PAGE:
Table of contents
Introduction
This web page is created for students in the Department of Statistics and Actuarial Science at the University of Waterloo. The aim is to present an overview of software packages which eventually will become essential or at least useful for statisticians.
This is an ongoing project and only part of the content on this page is actually written on behalf of the UWaterloo Department of Statistics and Actuarial Science. For topics we have not covered yet, we provide links to web pages and documents that we find useful.
The content specifically created for this web page so far is:

Tcl introduction (PDF) with RSource
Integrated Development Environments (IDEs)
IDEs are used to add efficiency to the programming workflow. Many IDEs exist and their strengths are dependent on the programming language.

UWaterloo: Emacs and Eclipse (PDF) can be used for most programming languages including R, C, Java, and also LaTeX.

RStudio good R IDE that also integrates Sweave and knitR support.
LaTeX
LaTeX is a document preparation system which is used by many academics and students to write up their projects, assignments, publications and presentation slides.
Search the Internet for an introduction to LaTeX or read a book. Many good sources exist.
A popular book, based on Amazon ranking, is More Math Into LaTeX published by Springer, and for UWaterloo students available for free from the Springerlink website. The author made a set of free available videos for getting you easily started.
Once you have figured out the basics of LaTeX, inform yourself about:

AUCTeX: a great LaTeX editing mode in Emacs

ispell: spell checking with Emacs

Beamer: writing presentation slides with LaTeX

TikZ (PDF): creating graphics in LaTeX; TikZ examples

LaTeXDraw: create graphics with a drawing program
Using R
Introduction to R, Emacs and Eclipse

UWaterloo: R introduction (PDF) (R, Emacs, Eclipse, Help)
Data manipulation
Graphics: base, grid, lattice and ggplot2

Web page: Gallery of R graphics

Basic graphics in R

Book: Use R: Lattice, Lattice web page

Web page: Hadley Wickham's ggplot2 web page

Book: Use R: ggplot2
Sweave and knitR
Sweave and knitR let you mix together LaTeX source with R source. This makes for a great way to write your assignments.

Web page: An Sweave Demo

Web page: knitR
Programming R
Many good books on the topic now exist.
 Book: Advanced R by Hadley Wickham
 Book: Art of R Programming by Norman Matloff
 Book: R in a Nutshell by Joseph Adler
Functions and Methods

UWaterloo: Functions and Methods (PDF)
Object oriented model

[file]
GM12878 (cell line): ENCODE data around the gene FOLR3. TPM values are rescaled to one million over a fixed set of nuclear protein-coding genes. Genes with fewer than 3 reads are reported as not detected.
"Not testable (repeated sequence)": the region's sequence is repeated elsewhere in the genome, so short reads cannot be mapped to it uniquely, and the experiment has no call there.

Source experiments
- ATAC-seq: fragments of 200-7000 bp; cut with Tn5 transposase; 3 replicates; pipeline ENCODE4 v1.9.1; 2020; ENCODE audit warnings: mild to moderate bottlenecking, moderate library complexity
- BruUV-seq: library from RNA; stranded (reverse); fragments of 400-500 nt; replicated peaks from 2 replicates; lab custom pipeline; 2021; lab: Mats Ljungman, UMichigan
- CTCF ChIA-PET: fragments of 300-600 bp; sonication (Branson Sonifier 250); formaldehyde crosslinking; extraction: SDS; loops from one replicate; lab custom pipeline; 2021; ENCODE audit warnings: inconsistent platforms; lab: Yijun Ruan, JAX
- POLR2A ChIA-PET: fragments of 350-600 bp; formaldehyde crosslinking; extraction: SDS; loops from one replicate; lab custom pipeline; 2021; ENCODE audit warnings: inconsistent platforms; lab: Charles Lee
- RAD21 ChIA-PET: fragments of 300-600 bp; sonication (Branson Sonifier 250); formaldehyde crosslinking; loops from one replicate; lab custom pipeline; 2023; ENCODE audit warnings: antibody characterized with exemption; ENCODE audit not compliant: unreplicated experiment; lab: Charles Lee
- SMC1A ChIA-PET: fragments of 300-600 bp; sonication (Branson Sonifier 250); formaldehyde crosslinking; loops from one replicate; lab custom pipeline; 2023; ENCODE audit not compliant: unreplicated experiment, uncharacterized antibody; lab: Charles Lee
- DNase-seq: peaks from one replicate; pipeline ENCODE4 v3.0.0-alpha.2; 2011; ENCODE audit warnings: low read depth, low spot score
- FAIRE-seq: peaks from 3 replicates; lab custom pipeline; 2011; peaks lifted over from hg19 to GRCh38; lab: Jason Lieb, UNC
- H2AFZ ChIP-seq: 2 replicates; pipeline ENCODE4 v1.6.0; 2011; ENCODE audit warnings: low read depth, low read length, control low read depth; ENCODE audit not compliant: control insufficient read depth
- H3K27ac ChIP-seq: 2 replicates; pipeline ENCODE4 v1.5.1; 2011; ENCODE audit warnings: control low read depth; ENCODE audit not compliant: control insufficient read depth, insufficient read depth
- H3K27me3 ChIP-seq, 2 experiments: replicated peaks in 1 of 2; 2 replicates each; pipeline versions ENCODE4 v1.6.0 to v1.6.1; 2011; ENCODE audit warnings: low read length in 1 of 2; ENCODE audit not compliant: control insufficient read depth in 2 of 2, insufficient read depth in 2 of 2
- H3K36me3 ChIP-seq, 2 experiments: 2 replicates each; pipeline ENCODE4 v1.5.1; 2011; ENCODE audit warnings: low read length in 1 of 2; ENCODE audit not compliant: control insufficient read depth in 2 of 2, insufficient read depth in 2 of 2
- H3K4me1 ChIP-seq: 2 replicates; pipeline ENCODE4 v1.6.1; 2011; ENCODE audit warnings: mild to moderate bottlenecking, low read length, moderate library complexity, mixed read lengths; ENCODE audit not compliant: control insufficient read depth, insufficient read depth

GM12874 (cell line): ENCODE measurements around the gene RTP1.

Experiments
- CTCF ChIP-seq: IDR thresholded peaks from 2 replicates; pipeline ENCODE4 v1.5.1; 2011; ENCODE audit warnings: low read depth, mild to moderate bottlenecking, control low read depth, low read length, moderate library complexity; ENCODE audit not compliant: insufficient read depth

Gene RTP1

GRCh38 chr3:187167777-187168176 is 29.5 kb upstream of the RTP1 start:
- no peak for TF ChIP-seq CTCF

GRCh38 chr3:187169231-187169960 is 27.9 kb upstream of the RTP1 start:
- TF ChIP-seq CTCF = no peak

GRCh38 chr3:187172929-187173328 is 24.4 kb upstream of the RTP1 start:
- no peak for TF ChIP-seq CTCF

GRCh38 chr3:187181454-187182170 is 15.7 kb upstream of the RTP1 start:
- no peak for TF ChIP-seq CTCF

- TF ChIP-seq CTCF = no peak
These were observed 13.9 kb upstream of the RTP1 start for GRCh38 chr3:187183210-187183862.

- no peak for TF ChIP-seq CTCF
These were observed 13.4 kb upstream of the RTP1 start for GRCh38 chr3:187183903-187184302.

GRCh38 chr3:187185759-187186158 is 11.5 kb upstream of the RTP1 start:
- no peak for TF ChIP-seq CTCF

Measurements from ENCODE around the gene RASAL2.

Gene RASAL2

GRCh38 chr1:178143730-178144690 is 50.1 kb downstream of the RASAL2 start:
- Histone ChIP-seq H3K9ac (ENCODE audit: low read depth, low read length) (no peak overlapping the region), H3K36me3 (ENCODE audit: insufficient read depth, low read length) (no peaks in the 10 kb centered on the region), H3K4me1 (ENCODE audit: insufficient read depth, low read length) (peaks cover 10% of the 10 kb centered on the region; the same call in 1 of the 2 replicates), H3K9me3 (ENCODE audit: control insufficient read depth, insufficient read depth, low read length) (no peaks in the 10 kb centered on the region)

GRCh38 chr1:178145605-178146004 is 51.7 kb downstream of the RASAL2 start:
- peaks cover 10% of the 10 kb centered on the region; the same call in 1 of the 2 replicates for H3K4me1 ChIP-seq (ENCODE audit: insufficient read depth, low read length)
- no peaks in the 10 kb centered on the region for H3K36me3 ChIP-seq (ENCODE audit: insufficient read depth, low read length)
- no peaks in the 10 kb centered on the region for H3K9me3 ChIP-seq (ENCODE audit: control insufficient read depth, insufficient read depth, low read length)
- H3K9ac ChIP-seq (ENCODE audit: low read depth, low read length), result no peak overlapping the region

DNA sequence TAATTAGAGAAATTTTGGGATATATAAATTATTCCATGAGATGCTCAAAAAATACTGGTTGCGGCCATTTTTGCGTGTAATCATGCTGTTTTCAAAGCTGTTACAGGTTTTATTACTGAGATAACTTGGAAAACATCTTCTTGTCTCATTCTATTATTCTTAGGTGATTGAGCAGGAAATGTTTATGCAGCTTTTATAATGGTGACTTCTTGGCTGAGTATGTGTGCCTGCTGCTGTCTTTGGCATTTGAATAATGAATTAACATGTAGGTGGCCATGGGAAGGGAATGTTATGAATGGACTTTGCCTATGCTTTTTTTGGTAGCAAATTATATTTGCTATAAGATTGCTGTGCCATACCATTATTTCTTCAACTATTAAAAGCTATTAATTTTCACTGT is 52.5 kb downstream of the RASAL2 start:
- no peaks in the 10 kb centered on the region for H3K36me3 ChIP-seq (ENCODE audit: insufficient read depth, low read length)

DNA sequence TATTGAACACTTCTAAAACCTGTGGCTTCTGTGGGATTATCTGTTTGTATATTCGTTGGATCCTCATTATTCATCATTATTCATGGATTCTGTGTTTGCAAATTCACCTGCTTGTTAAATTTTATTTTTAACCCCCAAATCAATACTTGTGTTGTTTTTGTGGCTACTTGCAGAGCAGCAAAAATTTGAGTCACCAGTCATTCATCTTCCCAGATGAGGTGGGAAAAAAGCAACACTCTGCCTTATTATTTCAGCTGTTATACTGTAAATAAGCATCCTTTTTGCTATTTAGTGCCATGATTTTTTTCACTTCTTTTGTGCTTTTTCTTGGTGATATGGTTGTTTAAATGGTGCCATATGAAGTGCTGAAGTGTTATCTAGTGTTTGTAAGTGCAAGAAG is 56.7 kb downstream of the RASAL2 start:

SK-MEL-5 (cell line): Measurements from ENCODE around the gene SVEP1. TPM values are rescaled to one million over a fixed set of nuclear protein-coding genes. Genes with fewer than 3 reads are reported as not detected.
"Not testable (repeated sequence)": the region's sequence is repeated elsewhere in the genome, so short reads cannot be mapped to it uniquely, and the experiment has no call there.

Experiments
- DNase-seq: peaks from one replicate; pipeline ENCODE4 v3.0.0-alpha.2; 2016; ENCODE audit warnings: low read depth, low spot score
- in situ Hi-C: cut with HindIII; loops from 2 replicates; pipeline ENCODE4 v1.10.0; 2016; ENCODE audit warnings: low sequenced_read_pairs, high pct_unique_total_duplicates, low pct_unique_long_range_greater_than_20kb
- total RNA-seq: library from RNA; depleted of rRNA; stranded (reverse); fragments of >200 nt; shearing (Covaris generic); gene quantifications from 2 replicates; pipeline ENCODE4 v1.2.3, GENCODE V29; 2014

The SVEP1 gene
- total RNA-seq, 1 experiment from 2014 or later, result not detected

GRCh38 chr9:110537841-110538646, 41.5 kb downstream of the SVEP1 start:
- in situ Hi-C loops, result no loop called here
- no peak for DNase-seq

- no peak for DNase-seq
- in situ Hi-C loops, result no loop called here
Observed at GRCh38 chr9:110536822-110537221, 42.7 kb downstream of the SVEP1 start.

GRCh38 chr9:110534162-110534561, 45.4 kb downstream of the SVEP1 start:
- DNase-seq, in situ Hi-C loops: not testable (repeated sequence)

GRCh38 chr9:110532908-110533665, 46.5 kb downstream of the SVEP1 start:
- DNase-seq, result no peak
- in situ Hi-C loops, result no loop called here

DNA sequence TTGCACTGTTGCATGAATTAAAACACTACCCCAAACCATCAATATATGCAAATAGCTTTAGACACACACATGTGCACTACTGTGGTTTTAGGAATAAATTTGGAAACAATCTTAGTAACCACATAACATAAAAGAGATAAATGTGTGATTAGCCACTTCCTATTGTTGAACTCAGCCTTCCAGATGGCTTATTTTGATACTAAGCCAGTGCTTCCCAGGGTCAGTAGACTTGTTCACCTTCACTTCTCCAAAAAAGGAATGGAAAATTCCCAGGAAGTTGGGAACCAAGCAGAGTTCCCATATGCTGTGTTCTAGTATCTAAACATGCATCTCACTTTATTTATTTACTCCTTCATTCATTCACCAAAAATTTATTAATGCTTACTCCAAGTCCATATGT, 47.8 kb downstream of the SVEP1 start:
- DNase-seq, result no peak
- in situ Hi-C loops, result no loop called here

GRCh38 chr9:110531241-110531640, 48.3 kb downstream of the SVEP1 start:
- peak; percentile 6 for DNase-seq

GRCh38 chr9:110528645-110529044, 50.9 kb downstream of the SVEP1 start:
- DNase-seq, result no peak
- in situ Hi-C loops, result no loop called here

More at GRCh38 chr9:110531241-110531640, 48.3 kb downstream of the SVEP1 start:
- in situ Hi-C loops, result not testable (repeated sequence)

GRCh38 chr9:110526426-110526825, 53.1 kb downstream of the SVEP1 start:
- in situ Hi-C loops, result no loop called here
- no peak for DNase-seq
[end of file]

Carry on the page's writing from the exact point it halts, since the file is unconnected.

External file: A (Not So) Short Introduction to S4 (PDF) by Christophe Genolini
Building your own library

External file: Creating R Packages: A Tutorial (PDF) by Friedrich Leisch

Web page: devtools by Hadley Wickham
Accessing C and C++ from within R

Book: Seamless R and C++ Integration with Rcpp by Dirk Eddelbuettel

External file: Calling C code from R an introduction (PPT) by Sigal Blay
Creating graphical user interfaces with the tcltk library in R
Introduction to Tcl

UWaterloo: Tcl Introduction (PDF) with Rsource
The tcltk library for R

Book: Programming Graphical User Interfaces in R by Michael Lawrence and John Verzani
Geometry managers

UWaterloo: TK geometry manager (PDF) with Rsource
SAS Academic Program
Free SAS software is available to all University of Waterloo students, professors and researchers. Our free cloud platform, SAS OnDemand for Academics, includes SAS Studio and a connection to Jupyter Hub.
If SAS OnDemand for Academics does not suite your needs, please connect with Lindsay.Hart@sas.com to explore other free options available to you.
For access to free elearning courses, curriculum content, and certification resources, please visit the SAS Academic Hub. You must register with your University of Waterloo email address.
General programming
C and C++

External file: C and C++ in 5 days by Philip Machanick
Regular expressions

Book: Mastering Regular Expressions by Jeffrey Friedl
UNIX
Basics of UNIX

Web page: UNIX tutorial for beginners
UWaterloo math servers
UWaterloo statistics students have access to several servers to run their simulations on. You will find all the necessary information on the Math Faculty Computing Facility (MFCF) website.
To access the servers, login from anywhere via ssh.
ssh username@linux.math.uwaterloo.ca
Consider setting up ssh keys.
Once logged into the servers, you may then have to change your limit options.
limit
cputime
unlimited
limit
filesize
unlimited
This can happen automatically when you login by adjusting the .cshrc file in your home directory. Replace the "limit cputime" line with "unlimit cputime".
Use nohup to run your process. For example to run an R simulation use
nohup R CMD BATCH myRfile.R &
Author:
Adrian
Waddell
<arwaddel@math.uwaterloo.ca>
Date:
20140213